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Tsurunen Marutei


Unswerving cyclist
14 Mar 2002
Have you ever heard of Japan's first "blue eyed" politician? Tsurunen Marutei (born Martti Turunen), a naturalized Japanese citizen from Finland, became the first "non-Japanese/Western" member of diet.

Here's an excellent bio written by Mark McBennett

=> Modern Japan - Famous Japanese - Tsurunen Marutei

Tsurunen Marutei's views on local and international politics (in Japanese and English)

=> http://homepage2.nifty.com/yugatsuru/

Tsurunen debuts at Diet

=> http://www.japantoday.com/gidx/news192638.html


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Interview: J Dietman Tsurunen Marutei

Here's a recent interview Debito conducted with Mr. Tsurunen (posted on behalf of Debito):

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By Arudou Debito ([email protected])

Tsurunen Marutei, 63, a naturalized Japanese citizen, is the first
non-Asian, non-native-born member of the Japanese Diet. Originally a city
councillor in Yugawara, near Odawara, Kanagawa Prefecture, Tsurunen ran in a
number of national elections, continuously losing to safe-seat Liberal
Democratic Party power broker Kouno Youhei. Running on the Proportional
Representation (Hirei-ku) ticket (where anyone in Japan can vote for him or
his party) for the Democratic Party of Japan (DPJ, or Minshutou), he bubbled
under in two elections, missing election in 2002 by a mere 7000 votes.
However, when fellow DPJ member Ohashi Kyosen resigned in disgust over party
factionalism shortly after his election, Tsurunen was next in line to
receive the post, assuming it on February 8, 2002.

A former Lutheran missionary who received Japanese citizenship in 1979,
Tsurunen has in his 36 years in Japan worked as educator, tranalator, public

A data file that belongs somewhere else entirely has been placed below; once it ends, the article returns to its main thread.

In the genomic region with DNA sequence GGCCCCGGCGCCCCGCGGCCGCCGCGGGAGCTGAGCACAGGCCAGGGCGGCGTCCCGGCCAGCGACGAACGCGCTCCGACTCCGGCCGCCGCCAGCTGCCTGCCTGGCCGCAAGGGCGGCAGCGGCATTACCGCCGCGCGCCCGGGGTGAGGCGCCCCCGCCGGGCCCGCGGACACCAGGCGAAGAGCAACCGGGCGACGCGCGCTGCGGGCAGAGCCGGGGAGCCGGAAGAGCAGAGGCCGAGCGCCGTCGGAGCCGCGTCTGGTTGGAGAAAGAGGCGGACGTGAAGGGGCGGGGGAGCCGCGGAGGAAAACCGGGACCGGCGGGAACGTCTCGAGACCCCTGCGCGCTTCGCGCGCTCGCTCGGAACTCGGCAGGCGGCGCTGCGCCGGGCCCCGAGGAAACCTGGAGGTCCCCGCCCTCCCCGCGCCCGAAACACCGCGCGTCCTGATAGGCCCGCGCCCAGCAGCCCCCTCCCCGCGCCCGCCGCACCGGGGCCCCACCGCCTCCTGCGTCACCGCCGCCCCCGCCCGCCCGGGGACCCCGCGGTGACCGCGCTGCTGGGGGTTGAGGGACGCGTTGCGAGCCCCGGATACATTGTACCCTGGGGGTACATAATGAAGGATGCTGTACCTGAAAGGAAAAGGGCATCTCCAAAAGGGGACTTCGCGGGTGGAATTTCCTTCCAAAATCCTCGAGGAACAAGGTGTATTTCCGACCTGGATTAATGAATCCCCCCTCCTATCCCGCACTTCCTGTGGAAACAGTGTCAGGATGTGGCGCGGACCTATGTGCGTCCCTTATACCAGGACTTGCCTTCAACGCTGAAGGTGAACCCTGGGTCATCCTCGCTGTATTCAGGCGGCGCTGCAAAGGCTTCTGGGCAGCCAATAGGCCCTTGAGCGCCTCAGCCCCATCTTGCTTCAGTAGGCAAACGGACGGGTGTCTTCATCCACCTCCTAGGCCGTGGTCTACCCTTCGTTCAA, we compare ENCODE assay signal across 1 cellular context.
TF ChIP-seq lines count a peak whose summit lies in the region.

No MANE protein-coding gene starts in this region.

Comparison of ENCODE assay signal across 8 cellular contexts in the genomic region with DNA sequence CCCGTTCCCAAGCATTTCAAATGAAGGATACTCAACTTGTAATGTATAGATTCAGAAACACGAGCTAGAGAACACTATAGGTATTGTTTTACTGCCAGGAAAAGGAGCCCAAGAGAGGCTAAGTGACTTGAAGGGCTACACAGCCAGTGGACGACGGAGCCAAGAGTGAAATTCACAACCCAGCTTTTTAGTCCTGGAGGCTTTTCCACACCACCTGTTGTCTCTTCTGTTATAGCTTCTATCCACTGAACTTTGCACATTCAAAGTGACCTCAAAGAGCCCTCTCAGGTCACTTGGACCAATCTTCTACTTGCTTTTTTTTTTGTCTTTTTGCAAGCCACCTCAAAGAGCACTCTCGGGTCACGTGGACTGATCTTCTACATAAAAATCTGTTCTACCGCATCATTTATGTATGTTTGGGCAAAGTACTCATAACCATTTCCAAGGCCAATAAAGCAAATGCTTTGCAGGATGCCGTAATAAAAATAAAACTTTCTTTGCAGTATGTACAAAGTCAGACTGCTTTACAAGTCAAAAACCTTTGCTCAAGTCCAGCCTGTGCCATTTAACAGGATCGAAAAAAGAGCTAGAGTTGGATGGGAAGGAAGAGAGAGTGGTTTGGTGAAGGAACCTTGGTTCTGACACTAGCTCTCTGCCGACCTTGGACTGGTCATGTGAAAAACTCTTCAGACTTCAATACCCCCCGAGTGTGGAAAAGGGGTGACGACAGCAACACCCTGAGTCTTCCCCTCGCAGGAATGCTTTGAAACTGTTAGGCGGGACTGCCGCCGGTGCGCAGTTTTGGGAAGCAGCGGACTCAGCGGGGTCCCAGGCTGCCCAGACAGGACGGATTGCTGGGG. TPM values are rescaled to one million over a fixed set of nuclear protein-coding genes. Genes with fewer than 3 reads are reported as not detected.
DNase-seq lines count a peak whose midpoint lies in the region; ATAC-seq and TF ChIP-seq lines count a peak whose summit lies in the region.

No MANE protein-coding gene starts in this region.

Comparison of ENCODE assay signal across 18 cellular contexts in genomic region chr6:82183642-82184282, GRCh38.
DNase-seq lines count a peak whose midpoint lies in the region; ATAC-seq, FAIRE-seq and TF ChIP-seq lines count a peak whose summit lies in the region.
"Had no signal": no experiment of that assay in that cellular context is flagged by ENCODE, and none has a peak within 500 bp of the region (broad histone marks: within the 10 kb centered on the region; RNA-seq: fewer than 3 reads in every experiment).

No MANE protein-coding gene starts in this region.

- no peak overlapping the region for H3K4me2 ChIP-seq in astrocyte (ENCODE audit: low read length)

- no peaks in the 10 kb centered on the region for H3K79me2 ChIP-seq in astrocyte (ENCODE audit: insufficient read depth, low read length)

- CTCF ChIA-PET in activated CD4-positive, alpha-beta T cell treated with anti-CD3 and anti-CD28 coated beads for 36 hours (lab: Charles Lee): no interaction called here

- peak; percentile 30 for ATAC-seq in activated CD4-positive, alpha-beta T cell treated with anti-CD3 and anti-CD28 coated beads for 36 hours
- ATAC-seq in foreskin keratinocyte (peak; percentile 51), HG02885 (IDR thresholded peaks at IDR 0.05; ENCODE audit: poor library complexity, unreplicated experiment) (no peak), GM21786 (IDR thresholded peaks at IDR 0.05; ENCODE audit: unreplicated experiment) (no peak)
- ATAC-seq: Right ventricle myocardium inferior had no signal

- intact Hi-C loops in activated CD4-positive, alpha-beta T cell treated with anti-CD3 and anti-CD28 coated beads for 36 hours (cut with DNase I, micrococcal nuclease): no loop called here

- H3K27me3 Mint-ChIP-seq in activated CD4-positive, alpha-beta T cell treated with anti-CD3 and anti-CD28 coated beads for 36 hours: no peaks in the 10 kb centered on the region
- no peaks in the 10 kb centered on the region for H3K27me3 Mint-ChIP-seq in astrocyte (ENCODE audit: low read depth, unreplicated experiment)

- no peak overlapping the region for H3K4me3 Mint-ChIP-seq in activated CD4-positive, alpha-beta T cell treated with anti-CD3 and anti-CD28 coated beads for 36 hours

speaker, and writer, authoring nine books in Japanese as well as various
essays in the mass media. He became an elected politician in 1992. He
currently serves witin the DPJ as Director-General of the International
Department, and Secretary-General of the Project Team on Foreigners in
Japan. He is also a member of the Committee on Environment, the Committee
on Oversight of Adminstration, and the Research Commission on the
Constitution. More information at http://www.tsurunen.net

Tsurunen consented to this interview by Arudou Debito, a fellow naturalized
Japanese, in a rare example of two non-natives talking about Japan's future
from a "outsiders'" point of view. The interview was originally done in
Japanese, and has been archived at
http://www.debito.org/tsurnuneninterview.html. The text in full follows.
English translation is by Arudou Debito, who takes sole responsibility for
the contents and any factual or translation/transliteration errors.

Apologies for the lateness of the release of this interview, but the
questions asked are timeless in themselves, and question greater issues of
multiculturality and tolerance, pluralism and party discipline, and
legislating against domestic discrimination.--Arudou Debito, October 16,


Monday, March 4, 2002. 3PM

Arudou Debito: When (former Upper House Dietmember Ohashi Kyosen) resigned
his post (opening up the seat for Candidate Tsurunen to take), I saw him say
something on TV concerning yours and his differing opinions on deploying
NATO troops as an anti-terrorist move. When asked about your standpoint,